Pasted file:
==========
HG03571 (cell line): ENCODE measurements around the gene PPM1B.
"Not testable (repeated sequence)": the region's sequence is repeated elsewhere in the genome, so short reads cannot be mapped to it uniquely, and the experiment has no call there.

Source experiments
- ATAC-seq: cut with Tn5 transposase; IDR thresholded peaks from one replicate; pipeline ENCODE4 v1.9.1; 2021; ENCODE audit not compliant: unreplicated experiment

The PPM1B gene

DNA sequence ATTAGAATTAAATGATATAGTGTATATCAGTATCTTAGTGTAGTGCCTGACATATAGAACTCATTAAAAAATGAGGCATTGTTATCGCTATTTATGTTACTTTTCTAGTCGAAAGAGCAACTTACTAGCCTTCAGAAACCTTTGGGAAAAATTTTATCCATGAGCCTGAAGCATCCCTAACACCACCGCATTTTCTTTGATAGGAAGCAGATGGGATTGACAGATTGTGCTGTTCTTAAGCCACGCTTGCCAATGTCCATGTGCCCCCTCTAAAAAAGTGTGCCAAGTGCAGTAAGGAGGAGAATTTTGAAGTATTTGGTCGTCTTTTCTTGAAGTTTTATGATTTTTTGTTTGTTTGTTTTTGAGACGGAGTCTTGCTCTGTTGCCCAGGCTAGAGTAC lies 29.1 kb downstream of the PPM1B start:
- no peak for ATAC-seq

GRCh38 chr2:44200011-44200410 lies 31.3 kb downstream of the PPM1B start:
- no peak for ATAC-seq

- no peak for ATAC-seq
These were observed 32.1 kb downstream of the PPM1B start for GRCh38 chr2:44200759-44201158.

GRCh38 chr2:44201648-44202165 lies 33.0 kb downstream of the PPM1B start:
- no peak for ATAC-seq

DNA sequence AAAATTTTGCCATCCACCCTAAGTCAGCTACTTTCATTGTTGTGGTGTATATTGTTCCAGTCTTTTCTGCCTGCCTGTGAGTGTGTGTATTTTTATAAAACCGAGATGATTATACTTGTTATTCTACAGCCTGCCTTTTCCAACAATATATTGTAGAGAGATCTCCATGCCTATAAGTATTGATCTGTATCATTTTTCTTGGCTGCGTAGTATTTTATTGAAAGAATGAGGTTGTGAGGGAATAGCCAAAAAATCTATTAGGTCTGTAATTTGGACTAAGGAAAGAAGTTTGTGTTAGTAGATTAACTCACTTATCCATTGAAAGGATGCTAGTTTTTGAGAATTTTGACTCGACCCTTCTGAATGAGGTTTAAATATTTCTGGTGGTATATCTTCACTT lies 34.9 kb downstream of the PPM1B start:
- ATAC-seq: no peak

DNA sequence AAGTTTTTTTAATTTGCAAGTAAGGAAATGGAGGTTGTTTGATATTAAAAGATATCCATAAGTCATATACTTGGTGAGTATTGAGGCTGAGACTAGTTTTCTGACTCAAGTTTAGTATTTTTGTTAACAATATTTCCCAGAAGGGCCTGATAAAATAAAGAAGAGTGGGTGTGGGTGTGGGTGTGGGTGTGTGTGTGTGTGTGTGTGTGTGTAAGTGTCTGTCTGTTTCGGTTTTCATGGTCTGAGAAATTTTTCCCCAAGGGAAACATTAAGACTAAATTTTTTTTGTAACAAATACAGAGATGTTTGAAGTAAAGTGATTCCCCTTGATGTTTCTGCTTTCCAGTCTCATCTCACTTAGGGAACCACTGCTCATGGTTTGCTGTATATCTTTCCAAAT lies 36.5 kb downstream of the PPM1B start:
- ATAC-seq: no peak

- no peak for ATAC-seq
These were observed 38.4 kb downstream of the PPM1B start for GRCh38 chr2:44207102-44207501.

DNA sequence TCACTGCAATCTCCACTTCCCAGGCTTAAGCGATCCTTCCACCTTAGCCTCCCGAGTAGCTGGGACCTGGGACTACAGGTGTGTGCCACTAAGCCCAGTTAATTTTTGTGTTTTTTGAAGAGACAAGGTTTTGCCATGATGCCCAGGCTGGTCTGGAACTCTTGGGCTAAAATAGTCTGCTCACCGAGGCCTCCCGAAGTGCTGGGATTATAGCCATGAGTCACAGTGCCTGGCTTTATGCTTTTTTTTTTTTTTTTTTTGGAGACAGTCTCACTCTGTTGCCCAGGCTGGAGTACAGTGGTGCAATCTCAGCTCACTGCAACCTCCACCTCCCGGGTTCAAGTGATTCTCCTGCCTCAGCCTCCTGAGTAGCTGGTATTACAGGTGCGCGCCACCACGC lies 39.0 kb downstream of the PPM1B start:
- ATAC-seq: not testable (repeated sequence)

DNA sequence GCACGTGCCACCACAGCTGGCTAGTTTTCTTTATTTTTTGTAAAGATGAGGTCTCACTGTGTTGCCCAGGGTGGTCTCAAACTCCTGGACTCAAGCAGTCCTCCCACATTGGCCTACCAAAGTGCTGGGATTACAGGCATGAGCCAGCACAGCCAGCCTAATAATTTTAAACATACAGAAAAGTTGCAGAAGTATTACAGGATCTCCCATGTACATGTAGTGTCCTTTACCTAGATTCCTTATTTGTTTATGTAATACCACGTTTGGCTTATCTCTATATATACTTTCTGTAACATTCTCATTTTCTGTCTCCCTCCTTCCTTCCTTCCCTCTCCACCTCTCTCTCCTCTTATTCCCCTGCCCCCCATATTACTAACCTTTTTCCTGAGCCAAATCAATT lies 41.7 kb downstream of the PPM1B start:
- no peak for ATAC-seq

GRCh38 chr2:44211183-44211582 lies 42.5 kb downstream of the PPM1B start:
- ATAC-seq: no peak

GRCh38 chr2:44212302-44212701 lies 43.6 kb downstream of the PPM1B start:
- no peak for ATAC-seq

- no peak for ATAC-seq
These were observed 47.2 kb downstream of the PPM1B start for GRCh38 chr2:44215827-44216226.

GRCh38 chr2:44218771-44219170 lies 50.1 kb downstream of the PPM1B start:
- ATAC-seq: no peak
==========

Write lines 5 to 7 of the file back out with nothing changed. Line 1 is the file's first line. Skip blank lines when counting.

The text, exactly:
The PPM1B gene

DNA sequence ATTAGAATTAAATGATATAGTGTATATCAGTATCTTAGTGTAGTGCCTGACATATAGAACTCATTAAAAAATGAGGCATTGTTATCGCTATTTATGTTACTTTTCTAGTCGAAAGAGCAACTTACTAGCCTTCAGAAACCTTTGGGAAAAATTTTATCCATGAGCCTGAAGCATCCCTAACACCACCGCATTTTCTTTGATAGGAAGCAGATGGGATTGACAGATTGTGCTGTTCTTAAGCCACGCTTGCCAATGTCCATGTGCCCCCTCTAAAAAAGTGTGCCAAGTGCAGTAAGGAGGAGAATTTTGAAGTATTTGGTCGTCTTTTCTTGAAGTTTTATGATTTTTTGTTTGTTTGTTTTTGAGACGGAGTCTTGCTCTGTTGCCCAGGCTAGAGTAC lies 29.1 kb downstream of the PPM1B start:
- no peak for ATAC-seq